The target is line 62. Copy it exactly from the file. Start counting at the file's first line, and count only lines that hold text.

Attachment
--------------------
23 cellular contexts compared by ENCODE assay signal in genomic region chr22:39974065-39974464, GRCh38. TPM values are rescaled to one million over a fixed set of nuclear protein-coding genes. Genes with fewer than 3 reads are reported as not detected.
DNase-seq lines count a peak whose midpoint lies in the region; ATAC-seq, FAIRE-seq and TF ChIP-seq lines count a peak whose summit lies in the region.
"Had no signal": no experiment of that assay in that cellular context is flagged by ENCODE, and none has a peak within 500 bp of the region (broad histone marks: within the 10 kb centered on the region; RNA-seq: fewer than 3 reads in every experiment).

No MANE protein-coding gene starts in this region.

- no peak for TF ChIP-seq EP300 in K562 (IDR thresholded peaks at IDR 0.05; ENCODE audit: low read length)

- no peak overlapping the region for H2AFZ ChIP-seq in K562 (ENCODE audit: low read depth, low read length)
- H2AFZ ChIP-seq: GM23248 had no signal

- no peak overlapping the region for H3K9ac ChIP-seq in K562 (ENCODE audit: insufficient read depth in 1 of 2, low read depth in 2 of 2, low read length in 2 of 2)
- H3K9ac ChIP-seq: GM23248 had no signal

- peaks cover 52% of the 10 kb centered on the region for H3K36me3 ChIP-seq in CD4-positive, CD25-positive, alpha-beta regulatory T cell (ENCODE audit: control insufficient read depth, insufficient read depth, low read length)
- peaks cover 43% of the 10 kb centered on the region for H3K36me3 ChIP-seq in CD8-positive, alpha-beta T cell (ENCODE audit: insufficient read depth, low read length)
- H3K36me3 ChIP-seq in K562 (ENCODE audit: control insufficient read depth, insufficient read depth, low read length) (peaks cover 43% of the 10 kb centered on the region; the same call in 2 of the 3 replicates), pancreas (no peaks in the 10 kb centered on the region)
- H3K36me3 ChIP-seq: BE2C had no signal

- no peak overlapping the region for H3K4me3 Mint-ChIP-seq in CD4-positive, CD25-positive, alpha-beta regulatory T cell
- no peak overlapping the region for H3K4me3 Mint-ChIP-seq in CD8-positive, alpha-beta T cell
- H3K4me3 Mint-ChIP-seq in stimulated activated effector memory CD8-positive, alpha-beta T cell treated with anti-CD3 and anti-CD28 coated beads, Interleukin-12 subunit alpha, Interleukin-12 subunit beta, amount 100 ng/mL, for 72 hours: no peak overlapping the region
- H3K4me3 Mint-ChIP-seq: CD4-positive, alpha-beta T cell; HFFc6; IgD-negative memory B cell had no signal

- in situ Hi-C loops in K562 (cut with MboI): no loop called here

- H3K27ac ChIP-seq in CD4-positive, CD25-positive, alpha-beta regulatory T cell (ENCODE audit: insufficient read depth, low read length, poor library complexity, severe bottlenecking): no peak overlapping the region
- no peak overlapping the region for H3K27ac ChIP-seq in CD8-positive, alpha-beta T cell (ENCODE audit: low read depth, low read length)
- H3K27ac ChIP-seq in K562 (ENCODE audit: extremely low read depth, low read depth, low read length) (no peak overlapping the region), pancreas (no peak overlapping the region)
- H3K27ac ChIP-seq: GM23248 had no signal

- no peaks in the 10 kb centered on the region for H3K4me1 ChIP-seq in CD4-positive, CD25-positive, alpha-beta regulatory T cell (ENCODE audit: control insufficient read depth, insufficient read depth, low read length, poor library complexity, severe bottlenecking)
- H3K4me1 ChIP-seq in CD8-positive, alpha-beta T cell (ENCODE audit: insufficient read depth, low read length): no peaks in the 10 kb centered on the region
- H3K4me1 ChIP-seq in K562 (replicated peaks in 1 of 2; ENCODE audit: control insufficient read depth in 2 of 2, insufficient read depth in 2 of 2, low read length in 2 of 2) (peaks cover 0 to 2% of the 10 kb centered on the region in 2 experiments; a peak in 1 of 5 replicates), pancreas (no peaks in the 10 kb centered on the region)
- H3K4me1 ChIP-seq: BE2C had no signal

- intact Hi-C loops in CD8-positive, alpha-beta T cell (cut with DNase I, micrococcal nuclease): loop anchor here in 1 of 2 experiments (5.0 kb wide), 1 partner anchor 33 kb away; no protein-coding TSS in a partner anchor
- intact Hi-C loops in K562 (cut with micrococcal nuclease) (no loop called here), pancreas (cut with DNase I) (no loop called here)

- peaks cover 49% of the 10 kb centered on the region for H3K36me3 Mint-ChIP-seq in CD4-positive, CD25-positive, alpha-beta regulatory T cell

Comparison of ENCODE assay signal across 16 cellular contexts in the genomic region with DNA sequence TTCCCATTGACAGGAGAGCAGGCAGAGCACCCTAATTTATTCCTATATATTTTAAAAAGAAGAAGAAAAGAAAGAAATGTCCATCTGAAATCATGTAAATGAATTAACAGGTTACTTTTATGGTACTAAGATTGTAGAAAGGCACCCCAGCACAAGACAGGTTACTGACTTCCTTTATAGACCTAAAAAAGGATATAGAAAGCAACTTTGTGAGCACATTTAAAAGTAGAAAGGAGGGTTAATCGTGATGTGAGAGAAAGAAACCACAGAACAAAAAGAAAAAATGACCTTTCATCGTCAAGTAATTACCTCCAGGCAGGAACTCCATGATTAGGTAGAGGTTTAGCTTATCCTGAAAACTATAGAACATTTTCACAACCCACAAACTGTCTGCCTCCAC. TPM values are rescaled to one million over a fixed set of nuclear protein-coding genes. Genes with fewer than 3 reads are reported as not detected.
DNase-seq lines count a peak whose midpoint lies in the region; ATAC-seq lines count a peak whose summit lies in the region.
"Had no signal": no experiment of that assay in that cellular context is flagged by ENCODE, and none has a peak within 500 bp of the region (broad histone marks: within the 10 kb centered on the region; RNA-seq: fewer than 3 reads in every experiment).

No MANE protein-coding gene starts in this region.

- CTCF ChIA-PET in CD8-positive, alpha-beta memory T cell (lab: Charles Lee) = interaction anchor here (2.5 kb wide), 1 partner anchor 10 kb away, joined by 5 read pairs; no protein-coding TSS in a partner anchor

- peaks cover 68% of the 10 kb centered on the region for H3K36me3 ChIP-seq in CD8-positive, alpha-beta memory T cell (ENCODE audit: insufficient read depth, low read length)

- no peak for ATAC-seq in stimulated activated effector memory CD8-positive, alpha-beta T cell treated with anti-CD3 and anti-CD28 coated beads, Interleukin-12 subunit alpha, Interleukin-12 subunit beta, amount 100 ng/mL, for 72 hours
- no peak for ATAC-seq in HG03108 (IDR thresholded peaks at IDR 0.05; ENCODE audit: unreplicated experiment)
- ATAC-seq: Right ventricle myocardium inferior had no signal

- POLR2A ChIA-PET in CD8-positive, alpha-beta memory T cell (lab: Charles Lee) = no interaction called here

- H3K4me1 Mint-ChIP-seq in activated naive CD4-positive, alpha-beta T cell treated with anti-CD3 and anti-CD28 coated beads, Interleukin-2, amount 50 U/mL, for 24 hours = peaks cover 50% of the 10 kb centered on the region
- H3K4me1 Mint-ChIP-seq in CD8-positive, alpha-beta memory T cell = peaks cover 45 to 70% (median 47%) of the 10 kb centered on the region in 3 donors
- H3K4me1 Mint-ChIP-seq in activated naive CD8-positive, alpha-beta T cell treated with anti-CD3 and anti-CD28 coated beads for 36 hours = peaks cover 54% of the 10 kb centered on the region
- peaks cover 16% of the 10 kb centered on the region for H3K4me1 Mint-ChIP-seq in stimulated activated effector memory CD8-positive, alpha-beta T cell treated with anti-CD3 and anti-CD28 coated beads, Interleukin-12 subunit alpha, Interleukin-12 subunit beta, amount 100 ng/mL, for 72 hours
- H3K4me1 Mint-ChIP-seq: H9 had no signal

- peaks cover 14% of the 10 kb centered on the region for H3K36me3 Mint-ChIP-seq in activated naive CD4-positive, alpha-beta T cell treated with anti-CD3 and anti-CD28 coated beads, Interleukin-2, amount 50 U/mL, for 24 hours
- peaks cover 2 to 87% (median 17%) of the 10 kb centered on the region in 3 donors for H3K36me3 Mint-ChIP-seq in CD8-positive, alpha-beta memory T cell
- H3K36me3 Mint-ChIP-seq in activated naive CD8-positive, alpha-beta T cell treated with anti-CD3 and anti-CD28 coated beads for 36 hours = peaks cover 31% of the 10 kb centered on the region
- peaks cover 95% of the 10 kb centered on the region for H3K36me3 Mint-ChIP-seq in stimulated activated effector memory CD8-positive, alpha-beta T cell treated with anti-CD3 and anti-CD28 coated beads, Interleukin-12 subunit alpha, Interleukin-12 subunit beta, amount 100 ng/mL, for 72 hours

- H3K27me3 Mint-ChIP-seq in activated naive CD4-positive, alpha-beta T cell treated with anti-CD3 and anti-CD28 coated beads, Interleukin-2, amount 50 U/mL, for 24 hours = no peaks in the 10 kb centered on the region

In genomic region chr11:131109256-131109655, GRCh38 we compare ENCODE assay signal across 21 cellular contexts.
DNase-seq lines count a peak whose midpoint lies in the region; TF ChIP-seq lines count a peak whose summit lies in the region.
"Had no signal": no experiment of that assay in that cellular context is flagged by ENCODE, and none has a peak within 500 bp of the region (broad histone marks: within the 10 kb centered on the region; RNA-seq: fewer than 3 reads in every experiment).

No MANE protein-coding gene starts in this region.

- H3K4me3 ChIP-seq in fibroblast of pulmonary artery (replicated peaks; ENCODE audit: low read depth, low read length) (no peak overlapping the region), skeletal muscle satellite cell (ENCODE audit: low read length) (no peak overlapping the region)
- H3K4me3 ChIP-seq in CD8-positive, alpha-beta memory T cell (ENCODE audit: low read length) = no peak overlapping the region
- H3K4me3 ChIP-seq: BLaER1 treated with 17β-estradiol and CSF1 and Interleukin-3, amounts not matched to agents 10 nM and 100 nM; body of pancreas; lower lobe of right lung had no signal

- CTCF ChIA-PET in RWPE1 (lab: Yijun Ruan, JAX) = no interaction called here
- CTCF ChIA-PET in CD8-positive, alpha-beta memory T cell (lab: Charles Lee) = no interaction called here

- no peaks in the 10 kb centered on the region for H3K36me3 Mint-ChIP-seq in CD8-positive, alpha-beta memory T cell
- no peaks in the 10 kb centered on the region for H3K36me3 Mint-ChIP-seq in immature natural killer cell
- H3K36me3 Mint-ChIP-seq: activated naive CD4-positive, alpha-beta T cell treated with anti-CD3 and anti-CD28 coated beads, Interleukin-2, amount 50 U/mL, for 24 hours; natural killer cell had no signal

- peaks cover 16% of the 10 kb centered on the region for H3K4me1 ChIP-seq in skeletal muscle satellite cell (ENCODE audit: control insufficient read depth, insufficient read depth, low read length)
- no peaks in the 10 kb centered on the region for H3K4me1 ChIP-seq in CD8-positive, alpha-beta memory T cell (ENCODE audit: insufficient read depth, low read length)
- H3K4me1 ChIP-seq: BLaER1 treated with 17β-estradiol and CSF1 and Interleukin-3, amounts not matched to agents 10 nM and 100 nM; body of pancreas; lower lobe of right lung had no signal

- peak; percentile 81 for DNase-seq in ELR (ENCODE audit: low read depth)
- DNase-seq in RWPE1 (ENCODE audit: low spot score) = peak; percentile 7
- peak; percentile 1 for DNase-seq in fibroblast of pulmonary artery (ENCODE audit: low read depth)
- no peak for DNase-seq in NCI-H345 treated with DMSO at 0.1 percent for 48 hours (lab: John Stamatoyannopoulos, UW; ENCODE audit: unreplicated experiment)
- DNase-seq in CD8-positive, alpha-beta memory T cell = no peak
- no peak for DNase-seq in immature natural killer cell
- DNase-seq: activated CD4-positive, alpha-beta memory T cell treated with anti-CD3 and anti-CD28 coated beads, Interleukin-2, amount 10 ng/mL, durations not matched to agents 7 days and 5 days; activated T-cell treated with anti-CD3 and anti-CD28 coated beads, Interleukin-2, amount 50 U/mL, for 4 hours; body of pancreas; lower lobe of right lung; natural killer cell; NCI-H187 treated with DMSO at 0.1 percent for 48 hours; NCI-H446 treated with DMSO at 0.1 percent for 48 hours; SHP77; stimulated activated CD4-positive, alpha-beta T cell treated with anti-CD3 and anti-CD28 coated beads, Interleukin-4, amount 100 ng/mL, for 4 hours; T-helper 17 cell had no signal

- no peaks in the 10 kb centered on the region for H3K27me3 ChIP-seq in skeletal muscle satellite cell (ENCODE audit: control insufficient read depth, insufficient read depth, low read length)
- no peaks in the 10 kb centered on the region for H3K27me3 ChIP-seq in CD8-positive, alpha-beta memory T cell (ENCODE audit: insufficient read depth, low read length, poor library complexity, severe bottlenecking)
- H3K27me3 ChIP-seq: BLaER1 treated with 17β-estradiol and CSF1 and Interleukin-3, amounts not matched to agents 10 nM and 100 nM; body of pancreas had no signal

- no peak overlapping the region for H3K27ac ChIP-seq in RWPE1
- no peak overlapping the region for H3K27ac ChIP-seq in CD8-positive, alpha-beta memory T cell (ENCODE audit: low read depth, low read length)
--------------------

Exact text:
- peaks cover 16% of the 10 kb centered on the region for H3K4me1 ChIP-seq in skeletal muscle satellite cell (ENCODE audit: control insufficient read depth, insufficient read depth, low read length)